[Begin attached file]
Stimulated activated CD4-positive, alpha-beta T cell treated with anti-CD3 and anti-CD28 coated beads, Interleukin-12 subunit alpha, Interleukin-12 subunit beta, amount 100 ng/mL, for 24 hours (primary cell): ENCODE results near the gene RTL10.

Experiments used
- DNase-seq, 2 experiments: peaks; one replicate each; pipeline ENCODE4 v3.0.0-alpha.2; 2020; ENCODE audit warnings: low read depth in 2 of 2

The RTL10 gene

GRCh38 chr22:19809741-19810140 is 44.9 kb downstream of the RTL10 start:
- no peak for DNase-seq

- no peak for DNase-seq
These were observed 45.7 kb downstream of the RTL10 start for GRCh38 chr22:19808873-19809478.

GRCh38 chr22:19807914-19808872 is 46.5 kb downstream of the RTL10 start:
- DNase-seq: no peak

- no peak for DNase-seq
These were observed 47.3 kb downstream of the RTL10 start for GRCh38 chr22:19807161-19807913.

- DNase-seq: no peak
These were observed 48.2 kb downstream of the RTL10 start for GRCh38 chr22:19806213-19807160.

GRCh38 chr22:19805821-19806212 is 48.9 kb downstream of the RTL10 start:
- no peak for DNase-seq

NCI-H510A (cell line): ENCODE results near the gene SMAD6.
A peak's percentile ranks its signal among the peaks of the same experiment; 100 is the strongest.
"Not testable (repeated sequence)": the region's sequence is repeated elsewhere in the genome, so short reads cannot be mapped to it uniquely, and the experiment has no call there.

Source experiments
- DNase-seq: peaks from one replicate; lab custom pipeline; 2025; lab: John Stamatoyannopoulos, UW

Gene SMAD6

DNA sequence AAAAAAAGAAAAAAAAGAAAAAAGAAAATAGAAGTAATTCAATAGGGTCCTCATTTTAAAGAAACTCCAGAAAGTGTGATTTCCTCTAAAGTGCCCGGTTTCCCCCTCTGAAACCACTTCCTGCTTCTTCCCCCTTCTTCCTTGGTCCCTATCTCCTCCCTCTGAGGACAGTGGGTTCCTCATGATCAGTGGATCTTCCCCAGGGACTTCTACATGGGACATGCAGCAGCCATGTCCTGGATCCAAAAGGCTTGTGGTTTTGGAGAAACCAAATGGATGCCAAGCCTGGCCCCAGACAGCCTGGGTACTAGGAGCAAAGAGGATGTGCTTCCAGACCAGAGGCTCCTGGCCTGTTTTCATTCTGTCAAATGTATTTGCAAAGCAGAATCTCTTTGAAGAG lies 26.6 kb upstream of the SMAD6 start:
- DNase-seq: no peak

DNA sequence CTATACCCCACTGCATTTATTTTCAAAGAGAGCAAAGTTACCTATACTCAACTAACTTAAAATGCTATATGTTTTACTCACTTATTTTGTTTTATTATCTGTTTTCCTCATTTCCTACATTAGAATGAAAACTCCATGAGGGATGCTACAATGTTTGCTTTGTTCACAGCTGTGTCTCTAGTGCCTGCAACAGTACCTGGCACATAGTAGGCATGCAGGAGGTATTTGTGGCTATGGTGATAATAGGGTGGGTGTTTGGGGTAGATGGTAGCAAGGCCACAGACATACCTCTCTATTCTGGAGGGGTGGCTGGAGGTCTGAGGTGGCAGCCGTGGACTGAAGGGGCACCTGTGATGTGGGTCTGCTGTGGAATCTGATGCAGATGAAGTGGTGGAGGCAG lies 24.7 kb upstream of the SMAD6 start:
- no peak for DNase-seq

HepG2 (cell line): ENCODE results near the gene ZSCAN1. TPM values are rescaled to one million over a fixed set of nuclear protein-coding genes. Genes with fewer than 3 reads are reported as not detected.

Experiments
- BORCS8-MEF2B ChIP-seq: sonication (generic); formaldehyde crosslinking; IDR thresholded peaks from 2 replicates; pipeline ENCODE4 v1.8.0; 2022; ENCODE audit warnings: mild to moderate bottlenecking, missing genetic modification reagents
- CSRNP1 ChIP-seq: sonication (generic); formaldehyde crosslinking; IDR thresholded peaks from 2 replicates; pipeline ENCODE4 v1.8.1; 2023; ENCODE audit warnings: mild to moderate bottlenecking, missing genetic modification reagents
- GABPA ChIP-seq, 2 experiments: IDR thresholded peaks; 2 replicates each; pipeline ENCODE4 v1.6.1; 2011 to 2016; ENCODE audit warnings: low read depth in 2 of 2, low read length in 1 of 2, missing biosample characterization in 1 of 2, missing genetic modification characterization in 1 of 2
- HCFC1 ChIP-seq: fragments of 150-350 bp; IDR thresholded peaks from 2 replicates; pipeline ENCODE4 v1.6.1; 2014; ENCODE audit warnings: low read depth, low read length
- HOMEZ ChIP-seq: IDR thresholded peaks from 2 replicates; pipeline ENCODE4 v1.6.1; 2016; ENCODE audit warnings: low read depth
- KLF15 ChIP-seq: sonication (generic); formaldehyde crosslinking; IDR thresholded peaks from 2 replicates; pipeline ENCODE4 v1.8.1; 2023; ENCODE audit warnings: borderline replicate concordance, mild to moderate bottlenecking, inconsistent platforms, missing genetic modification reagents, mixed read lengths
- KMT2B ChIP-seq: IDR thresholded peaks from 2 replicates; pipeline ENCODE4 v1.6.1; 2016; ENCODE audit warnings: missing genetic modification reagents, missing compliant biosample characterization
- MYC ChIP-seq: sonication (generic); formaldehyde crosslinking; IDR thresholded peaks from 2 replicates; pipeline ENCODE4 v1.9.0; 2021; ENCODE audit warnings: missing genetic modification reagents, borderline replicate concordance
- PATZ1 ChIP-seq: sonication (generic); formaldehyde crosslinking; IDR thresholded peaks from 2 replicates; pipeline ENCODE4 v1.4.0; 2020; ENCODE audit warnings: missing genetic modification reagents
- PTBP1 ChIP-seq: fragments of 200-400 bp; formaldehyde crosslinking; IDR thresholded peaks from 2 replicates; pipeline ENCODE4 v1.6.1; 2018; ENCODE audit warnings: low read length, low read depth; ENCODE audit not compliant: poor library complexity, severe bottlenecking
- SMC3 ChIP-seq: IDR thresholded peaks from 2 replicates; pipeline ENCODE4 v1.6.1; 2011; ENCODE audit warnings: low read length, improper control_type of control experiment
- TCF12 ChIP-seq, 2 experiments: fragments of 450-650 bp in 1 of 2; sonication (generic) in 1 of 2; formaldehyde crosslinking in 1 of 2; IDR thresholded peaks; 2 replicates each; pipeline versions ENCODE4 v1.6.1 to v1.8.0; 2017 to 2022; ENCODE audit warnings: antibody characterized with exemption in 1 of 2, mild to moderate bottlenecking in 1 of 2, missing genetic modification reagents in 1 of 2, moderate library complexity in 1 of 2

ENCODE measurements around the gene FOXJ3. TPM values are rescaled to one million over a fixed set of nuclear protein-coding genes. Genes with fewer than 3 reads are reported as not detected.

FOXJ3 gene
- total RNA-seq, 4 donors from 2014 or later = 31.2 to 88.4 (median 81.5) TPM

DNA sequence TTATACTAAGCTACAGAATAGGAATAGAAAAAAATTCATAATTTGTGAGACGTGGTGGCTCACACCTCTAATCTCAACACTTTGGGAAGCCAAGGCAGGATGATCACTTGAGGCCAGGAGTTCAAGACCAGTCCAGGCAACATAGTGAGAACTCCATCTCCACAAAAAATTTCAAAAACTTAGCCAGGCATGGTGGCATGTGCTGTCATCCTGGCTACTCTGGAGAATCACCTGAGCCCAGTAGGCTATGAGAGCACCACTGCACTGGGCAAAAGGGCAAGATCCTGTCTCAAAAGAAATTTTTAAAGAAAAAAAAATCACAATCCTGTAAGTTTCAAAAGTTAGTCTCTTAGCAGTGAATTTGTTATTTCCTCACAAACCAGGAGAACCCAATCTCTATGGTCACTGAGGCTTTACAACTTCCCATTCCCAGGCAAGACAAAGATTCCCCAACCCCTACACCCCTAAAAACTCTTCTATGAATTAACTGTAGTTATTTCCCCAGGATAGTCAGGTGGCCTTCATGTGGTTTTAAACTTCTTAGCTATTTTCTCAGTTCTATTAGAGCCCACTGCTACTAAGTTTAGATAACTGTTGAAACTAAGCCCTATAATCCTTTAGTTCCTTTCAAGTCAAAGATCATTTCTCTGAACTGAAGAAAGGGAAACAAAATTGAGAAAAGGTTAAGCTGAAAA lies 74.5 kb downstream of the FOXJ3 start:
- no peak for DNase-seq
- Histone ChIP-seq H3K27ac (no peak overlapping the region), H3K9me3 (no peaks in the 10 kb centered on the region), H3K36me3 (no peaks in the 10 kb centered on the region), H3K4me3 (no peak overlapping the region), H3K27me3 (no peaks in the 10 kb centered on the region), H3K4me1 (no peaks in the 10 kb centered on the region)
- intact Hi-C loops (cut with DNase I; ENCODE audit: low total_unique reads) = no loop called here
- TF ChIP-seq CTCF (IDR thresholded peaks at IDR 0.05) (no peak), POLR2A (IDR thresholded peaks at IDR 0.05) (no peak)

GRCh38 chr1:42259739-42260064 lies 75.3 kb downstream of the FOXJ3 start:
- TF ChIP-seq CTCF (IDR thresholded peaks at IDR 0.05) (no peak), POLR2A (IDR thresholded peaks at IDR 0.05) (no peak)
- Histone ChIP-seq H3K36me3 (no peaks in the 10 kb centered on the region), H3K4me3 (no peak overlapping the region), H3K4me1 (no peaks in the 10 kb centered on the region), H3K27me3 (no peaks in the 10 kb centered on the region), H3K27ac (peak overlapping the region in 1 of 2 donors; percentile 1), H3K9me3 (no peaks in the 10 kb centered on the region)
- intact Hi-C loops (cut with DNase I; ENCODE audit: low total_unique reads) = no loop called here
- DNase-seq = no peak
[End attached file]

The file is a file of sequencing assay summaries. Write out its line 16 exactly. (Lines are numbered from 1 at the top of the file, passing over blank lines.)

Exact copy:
- no peak for DNase-seq